In the world of journalism education, there is nothing quite like the SOJC’s Science and Memory program. The unique experiential learning program, led by SOJC educators Mark Blaine, Deborah Morrison, Dan Morrison and Torsten Kjellstrand, has taken over 100 SOJC students to sites around Oregon and Alaska to learn how to report on complicated scientific topics while exploring the wilderness, collaborating with researchers, interviewing salmon fishermen and native Alaskans, and working long hours in harsh conditions. Read the story on MediaShift.
A lot has changed in media and communication in the past decade, but for journalists, the beating heart of the industry still resides in New York City. What better place for journalism students to learn and network? In May, SOJC Instructor Lisa Heyamoto and Carolyn S. Chambers Professor in Journalism Damian Radcliffe took 14 top journalism-track students to the city for the inaugural Super-J trip to the Big Apple, where they visited 16 of the industry’s most iconic sites, from centuries-old educational institutions and legacy print dynasties to the nimble startups researching and innovating the latest media technologies. Read six students’ accounts of what they learned in New York.
Juan-Carlos Molleda, the SOJC’s second Edwin L. Artzt Dean and the 14th dean in the school’s 100-year history, made a cross-country trek from Florida to Oregon for his new role in July. He brought with him international expertise that Scott Coltrane, UO provost and senior vice president, hopes “will significantly expand the global reach of the college and dramatically enhance learning opportunities for our SOJC students.” Read the story on Around the O, and check out this infographic to learn more about Dean Molleda.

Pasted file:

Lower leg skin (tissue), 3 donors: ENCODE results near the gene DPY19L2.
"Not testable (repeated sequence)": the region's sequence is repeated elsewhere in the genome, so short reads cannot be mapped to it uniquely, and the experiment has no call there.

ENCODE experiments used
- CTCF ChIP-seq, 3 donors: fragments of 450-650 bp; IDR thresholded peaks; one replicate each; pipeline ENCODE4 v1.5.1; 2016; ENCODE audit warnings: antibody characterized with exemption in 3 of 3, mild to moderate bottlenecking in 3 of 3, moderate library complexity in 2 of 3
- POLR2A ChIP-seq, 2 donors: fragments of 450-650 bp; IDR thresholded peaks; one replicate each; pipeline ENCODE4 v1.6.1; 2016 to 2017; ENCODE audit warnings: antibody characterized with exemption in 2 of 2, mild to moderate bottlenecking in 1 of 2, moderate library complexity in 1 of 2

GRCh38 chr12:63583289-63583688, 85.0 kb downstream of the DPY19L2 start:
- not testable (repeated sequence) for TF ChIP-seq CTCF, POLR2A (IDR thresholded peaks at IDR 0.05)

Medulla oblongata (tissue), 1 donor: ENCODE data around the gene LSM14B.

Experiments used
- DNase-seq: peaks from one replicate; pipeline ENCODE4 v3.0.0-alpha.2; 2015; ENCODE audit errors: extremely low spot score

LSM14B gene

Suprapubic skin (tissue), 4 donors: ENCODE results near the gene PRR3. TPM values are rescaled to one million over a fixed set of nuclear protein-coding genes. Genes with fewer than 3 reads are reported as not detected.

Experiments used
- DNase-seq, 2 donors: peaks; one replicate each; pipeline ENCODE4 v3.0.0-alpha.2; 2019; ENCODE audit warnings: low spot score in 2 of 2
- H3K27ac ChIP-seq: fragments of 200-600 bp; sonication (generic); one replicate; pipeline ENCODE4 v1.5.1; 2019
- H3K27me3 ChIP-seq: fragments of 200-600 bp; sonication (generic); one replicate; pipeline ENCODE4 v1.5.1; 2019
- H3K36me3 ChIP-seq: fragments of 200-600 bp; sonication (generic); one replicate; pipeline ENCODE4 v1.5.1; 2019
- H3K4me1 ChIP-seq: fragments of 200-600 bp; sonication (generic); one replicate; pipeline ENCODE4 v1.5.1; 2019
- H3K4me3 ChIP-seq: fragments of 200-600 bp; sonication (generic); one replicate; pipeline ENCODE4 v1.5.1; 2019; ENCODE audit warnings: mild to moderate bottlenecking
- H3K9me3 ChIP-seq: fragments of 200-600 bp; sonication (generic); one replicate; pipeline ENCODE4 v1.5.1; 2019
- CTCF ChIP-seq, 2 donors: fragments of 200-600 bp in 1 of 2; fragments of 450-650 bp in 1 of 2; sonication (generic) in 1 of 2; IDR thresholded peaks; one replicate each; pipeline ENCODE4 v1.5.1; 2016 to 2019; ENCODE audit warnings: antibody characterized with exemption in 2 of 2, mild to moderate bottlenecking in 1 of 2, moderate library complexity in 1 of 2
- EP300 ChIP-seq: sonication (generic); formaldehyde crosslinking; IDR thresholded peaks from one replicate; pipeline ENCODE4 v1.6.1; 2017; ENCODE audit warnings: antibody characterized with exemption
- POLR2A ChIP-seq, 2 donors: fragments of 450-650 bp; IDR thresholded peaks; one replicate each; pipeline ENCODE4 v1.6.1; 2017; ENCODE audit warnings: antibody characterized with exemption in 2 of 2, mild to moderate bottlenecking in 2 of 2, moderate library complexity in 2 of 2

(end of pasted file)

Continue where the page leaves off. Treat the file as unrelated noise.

Among the throng of media covering the U.S. Olympic Trials this summer were eight students from the SOJC who worked long hours covering each day’s top stories with the guidance of SOJC Instructor Lori Shontz. Under tight deadline pressure, the students published 84 stories in 11 days — 40 on the class blog and 44 for professional publications, including the Arizona Republic, Seattle Times, Tampa Bay Times and St. Louis Post-Dispatch. Read the story on Around the O.